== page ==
-f adopted and, I. Kato, minister of rf
f. the navy department, will tender
4- a plan to the session today, which -f
f It is believed win, be approved for
-f the addition of eight battleships," 4
f eight cruisers and eight torpedo
boat destroyers. -f
-f - The plan adopted for an army -f
f of 25 corps includes a system by -f
-f .which each , gundan will contain
4- two divisions and each division -t
-f three regiments. 4
4. 4. 4.4.4. 4
(Associated rt by U. 8. Nl Wlreleii.)
AMSTERDAM. Netherlands, Nov.
22.Commenting on the entry of
America into the war, Admiral von
111 yiiAy luitudi vvi ui vii v no. j
and grand admiral of the fleet, says
In a statement which has just reached J than the one in which the party par
hero tlcipated on the Garden Island.
"America's entry into the, war has
disadvantages, both moral and in (
many other ways. It ought to be reck-
oned that the trust magnates of the
our defeat and must regret that we
remained firm in the face of Wilson's
"From a military standpoint the en
try of the United States is Insignifi
cant .because tonnage is the decisive
factor In the war now'
(Associated Press ky U.S. Naval Wireless.) ,
AMSTERDAM,? .Netherlands, Nov.
22. Official announcement from Ber-
in says that a new "barred zone' has
been established, this being around the
Azores island, and warning : to ship
ping to keep out of this zone has been
ssued, as was done, before the second
campaign ; of "ruthlessness" . was ; be
gun, by the German submarines. '
(Associated Press by U. 8. Naval Wireless.) "
r OSAKIS, MInn,-Nov. 23.For. utter
ing disloyal, remarks, one Stratemeyer,
a t naturalized American' citizen, was
treated to- a ccat ; of tar- and feathers
here last ni5ht.-News of his traitorous
utterances : stirred citizens of v, this
town to a ager and he' was seized and
given ilhe slntnry : punlshiaent. He is
AZORES PUT IN
II' DIVER ZONE
. .... -; !f- ,s;- . . v .
IVIAJ.-UtN; CRO WDER TELLS
QUOTAS FOR REGULAR ARMY AND MILITIA WERE
FILLED, TERRITORY HAS DONE DUTY FOR PRESENT
NOTHING DOING UNDER EXISTING CALL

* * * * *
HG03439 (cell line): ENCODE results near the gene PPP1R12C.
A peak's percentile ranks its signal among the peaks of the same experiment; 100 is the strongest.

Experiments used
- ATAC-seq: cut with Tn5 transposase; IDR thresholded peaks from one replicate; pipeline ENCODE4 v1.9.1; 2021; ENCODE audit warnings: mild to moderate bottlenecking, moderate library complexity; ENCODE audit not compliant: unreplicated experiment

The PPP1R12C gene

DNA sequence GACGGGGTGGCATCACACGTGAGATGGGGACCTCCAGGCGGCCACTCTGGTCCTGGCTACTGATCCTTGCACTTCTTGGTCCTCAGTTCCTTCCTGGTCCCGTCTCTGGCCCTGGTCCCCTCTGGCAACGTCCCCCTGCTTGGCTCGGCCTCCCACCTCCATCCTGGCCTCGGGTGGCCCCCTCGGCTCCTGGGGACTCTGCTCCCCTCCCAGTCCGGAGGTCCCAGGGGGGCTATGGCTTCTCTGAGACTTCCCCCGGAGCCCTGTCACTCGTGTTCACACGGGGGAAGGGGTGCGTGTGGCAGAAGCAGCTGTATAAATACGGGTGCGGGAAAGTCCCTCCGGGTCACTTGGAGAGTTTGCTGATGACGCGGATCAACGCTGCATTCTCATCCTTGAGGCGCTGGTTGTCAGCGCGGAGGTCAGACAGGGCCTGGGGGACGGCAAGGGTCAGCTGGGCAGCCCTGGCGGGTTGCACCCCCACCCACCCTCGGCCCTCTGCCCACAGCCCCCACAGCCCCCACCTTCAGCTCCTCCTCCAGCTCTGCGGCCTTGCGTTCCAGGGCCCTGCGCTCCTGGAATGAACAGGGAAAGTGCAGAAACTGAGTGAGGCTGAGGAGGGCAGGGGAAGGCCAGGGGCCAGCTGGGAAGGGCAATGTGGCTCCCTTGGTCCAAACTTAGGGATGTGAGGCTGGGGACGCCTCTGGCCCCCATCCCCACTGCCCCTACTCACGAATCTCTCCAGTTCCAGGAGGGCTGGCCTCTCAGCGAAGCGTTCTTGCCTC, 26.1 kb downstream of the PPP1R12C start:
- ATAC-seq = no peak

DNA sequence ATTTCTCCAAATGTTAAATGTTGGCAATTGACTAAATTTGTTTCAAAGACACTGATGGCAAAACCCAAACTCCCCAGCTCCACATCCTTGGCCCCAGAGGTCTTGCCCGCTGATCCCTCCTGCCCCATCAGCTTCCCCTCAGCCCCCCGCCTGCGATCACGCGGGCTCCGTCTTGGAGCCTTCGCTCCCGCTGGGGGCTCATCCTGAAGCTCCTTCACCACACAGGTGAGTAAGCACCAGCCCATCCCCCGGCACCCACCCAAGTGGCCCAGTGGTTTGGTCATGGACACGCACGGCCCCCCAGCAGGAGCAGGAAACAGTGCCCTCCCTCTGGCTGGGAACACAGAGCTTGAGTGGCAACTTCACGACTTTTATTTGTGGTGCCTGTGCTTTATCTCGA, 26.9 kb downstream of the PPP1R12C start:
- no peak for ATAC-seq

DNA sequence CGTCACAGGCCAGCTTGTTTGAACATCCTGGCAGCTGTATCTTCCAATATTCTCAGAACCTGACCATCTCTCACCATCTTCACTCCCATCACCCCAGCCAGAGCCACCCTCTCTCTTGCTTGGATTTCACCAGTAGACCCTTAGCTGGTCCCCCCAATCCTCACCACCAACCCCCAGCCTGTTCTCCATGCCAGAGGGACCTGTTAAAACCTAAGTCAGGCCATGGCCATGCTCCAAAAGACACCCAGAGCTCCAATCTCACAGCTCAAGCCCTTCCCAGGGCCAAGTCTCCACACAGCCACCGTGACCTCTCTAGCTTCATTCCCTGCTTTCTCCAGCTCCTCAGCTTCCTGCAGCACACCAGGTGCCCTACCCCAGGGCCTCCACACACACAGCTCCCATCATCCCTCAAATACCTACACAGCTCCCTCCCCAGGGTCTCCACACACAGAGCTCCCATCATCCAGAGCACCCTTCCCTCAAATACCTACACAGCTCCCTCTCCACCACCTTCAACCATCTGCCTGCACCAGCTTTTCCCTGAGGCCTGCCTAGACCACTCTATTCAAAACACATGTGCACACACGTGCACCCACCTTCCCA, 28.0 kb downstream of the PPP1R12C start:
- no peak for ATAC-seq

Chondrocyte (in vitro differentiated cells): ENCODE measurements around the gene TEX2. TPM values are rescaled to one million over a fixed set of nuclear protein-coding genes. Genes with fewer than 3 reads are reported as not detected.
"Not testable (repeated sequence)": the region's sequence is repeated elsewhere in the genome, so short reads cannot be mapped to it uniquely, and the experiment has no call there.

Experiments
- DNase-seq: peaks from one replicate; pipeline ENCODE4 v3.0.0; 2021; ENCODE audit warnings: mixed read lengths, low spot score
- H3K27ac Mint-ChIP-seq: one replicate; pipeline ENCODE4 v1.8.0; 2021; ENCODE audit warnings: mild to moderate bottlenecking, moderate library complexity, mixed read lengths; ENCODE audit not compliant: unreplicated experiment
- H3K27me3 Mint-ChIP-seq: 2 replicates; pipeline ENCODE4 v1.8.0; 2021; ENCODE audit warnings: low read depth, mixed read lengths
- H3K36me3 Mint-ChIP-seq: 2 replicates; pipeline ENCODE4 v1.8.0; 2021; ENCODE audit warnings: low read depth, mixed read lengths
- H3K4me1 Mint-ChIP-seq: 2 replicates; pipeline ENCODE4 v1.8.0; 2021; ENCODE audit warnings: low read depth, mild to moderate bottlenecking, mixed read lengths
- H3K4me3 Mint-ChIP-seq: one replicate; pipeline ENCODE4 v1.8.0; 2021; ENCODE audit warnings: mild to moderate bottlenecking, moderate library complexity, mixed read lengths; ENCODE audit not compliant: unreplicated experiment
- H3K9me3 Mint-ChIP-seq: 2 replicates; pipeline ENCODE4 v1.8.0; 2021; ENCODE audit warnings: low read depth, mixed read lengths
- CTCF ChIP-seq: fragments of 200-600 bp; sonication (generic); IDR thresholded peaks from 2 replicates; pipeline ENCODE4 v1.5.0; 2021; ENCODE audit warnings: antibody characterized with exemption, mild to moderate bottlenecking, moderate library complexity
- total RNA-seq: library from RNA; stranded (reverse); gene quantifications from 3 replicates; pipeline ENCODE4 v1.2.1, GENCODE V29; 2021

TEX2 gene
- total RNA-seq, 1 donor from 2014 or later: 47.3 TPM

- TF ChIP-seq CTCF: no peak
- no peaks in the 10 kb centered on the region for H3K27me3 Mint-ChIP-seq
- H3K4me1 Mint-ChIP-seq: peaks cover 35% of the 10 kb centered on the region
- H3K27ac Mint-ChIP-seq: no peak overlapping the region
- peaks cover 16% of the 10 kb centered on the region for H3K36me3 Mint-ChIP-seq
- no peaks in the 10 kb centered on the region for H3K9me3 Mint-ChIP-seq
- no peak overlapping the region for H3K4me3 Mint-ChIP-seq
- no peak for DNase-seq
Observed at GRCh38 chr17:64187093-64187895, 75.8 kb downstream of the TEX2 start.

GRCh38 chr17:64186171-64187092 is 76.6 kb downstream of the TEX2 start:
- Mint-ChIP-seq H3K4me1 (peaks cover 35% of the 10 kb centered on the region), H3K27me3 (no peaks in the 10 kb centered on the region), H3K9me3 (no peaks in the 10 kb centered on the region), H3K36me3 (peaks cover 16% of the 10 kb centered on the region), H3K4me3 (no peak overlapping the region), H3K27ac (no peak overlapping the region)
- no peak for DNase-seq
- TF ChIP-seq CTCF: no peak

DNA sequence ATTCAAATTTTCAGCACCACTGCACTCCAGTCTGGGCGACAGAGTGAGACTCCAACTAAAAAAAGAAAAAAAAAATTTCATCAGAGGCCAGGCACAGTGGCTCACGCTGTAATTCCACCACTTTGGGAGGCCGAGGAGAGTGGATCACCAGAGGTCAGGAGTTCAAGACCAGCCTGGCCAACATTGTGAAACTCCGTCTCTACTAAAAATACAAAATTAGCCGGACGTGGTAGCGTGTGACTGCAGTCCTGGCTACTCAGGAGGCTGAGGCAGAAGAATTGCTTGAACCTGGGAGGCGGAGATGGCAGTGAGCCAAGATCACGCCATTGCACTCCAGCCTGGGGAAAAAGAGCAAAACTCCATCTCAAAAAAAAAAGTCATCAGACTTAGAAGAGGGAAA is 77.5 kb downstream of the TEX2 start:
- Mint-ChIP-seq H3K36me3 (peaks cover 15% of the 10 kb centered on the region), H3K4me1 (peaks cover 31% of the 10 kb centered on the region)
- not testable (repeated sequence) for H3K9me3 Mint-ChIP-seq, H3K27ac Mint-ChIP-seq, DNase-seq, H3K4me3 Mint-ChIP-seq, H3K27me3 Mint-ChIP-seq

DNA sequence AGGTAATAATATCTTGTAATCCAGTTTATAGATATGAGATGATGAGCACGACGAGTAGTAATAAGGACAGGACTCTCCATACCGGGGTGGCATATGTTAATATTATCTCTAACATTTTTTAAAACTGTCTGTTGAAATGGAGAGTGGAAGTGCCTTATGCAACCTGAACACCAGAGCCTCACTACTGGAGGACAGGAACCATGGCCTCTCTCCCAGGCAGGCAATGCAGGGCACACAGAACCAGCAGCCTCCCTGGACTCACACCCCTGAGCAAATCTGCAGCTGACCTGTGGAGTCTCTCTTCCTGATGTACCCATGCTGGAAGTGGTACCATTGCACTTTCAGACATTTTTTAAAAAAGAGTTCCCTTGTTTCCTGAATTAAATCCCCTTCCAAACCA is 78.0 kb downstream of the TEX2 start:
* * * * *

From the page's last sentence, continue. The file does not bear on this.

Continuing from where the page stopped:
II J r U K M ATIU direct from
dav through ihfi tar-Bn1Tptin,i Wflliinirfnn onrTrnnnA.
, lurouu me Oiar-15Ulieun S vasilington COITespona-
cuij &uiue tiie quusuon 01 wiieiiier me aepariment is prepamig
4 " .
iiie answer is, mat tne
eluded until the second draft,
v Some weeks ago, at the time of the draft number drawing, the Star-Bulletin
published the rumors that Hawaii was not' to be Included In; the first
draft, and this has been a matter of much discussion since. To settle the
question, this paper yesterday telegraphed its Washington correspondent.
Colonel O S. Albert, asking him to se e . the war department officials, par
ticularly Major General Crowder, provost marshal-general, hi charge of the
Craft'; ''y::':'': ' --r:' l-c, . ' '. ' v .' ' ' ; ;', ; . ; .
Late yesterday Colonel Albert wirelessed the Star-Bulletin the following
replyf 'V. :- ' - vi-':r: '"';':v';y;; ' . ; .
"Washington, D. C, Nov. 21. General Crowder and other department
officials think that the Hawaiian quota will not; be called In the first draft.4
They say that the quotas for the regular army and militia have botrj been
filled, and that they feel that Hawaii has done her full duty., This proves
that It is almost certain that nothing la to be done under the existing call.
"The officials say that Hawaii will be included In the second draft but
that the quota has not now been determined. r . '
Isle's Beauties Win Their Hearts
While Contentment of Kapaa
Homesteaders Gains : Con
verts to "Lands for People"
Program ; ; ; , ;
By J. R STONED
(Staff Correspondent with Congress
V - ional Party.) : : ;
Tired, but happy and filled with en
thusiasm over the sights they had
seen and the people they had met
Kauai s congressional visitors and tne
local party accompanying them reach-
.led Hpnolulu this morning at sunrise.
Smooth seas had done their oest to
which Is beginning to 1 look like home
to the ; visitors, had decorated itself
In a fleecy cloud robe that lifted in
the first rays of the sun to offer a
bright home coming. . r: '7
Senator Miles Poindexter, out ,J on
the deck watching the dawn melt In
to colden lieht. smiled loyfully as
Senator Thompson of Kansas told of
a ship's' rumor that ; the Maul might
be sent to China instead of back to